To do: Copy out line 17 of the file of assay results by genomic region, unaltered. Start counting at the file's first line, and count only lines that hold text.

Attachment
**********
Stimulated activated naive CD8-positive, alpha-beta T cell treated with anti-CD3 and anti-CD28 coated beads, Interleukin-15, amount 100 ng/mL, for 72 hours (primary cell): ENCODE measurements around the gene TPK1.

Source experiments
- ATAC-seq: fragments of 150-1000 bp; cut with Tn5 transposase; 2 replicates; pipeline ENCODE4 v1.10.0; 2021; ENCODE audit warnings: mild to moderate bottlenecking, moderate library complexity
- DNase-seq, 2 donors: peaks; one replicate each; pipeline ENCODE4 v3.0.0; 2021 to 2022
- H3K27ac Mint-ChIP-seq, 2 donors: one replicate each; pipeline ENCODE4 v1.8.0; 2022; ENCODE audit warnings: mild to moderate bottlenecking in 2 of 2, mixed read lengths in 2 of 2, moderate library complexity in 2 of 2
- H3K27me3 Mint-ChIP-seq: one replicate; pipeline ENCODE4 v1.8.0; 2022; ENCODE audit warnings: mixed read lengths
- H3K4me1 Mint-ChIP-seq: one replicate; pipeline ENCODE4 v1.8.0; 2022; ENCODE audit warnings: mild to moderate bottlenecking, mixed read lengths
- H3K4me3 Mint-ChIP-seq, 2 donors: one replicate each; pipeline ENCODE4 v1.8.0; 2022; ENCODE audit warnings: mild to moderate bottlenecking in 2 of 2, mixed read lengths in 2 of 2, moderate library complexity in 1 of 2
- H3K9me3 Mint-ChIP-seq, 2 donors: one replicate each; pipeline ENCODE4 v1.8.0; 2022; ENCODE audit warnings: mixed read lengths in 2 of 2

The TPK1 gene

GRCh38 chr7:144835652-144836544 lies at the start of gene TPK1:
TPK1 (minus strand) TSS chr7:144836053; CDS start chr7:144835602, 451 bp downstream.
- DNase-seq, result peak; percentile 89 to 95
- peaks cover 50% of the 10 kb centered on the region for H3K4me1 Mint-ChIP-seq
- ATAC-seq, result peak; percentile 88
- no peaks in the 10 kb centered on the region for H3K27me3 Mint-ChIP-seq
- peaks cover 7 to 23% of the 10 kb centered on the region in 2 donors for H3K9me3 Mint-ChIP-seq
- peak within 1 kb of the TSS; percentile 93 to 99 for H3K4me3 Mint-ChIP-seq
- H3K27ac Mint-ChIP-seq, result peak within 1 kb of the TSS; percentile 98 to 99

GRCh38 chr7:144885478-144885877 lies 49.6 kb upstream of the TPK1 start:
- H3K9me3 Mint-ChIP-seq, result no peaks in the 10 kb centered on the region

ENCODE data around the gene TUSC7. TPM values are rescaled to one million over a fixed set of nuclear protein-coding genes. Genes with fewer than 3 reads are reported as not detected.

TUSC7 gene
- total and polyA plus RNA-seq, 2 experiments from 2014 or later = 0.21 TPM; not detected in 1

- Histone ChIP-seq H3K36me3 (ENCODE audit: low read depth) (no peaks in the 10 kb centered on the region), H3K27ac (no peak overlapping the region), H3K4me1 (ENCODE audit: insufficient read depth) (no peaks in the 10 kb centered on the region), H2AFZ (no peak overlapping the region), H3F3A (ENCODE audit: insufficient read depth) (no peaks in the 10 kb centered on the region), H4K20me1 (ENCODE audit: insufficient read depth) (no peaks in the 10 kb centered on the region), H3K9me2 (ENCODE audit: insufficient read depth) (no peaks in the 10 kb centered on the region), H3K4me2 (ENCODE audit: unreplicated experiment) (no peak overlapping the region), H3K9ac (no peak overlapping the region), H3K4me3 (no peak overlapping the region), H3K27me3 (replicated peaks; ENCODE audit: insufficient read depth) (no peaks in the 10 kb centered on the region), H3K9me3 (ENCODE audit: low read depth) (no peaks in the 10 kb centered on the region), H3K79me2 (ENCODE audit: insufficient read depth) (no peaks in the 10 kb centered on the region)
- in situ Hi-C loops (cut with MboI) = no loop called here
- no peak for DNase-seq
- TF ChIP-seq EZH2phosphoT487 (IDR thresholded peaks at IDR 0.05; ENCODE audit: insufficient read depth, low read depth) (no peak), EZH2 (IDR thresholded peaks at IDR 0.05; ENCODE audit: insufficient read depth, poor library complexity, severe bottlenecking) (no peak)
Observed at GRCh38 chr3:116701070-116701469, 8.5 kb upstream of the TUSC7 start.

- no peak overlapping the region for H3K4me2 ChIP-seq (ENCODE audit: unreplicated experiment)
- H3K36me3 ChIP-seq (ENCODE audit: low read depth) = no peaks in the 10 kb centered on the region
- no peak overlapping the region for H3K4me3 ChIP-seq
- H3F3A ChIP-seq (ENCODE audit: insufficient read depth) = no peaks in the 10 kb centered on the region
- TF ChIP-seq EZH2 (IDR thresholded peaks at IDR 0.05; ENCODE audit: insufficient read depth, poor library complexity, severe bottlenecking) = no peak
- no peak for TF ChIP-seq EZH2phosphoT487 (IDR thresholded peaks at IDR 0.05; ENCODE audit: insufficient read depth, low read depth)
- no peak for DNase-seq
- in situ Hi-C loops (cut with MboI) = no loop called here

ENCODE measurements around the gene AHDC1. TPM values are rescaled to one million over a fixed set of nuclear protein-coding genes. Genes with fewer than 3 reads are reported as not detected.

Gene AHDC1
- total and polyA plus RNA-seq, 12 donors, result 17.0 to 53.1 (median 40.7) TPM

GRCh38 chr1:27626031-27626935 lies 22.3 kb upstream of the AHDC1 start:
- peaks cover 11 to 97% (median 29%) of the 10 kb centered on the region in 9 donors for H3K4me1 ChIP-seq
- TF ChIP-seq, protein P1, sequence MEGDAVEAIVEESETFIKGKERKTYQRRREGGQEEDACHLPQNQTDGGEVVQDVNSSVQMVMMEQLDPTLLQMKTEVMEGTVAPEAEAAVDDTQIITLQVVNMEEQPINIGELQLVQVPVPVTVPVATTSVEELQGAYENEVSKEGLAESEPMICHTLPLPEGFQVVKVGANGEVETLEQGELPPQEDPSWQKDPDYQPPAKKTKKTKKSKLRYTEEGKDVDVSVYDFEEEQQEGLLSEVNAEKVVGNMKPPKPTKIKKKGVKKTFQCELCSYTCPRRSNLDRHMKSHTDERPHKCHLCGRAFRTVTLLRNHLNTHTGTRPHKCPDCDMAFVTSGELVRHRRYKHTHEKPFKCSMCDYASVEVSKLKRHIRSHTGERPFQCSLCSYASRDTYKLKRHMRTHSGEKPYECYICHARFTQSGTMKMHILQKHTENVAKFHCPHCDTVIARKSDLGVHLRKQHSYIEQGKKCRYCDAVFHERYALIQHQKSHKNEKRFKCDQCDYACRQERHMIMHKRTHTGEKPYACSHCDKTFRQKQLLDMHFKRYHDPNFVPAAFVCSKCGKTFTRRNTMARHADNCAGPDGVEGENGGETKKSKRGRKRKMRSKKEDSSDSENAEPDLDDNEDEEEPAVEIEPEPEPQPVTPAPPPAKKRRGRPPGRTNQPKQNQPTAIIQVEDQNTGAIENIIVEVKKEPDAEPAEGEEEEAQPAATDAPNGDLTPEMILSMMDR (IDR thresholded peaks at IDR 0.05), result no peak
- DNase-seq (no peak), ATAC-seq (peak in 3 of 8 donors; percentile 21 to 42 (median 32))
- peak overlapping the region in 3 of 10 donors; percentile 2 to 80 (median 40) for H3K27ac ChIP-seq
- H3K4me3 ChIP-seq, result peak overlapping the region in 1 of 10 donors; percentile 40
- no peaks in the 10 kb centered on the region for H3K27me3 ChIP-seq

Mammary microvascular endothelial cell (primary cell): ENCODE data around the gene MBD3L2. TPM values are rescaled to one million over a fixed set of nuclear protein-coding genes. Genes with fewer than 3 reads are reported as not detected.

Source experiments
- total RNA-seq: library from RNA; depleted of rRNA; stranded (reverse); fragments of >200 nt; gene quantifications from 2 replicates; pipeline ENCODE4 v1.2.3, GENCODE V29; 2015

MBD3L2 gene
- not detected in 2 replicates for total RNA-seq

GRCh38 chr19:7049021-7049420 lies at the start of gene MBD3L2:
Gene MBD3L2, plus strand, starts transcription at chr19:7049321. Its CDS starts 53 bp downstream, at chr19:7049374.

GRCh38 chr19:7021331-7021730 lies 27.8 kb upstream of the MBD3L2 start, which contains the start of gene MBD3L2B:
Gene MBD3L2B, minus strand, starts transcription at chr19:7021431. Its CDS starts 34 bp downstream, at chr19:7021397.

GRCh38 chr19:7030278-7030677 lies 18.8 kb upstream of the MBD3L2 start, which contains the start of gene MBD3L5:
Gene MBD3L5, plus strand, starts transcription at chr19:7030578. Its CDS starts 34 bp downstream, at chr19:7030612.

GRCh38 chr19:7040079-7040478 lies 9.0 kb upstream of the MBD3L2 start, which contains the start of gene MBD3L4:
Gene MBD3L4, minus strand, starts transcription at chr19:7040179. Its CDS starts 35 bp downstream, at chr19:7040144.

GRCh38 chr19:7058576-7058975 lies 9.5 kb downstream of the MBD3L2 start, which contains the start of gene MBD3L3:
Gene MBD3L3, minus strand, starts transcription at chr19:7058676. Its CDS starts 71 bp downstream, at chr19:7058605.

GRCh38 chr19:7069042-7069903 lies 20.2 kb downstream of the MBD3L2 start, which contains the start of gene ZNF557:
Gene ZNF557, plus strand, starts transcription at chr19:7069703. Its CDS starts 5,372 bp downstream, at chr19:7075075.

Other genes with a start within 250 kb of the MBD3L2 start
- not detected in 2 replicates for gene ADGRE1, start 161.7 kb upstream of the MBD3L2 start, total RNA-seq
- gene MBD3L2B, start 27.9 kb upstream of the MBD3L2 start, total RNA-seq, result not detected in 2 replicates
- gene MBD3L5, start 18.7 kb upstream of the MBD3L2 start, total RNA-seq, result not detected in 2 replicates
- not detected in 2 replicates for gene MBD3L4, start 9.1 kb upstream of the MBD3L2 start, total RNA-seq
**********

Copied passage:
- peaks cover 7 to 23% of the 10 kb centered on the region in 2 donors for H3K9me3 Mint-ChIP-seq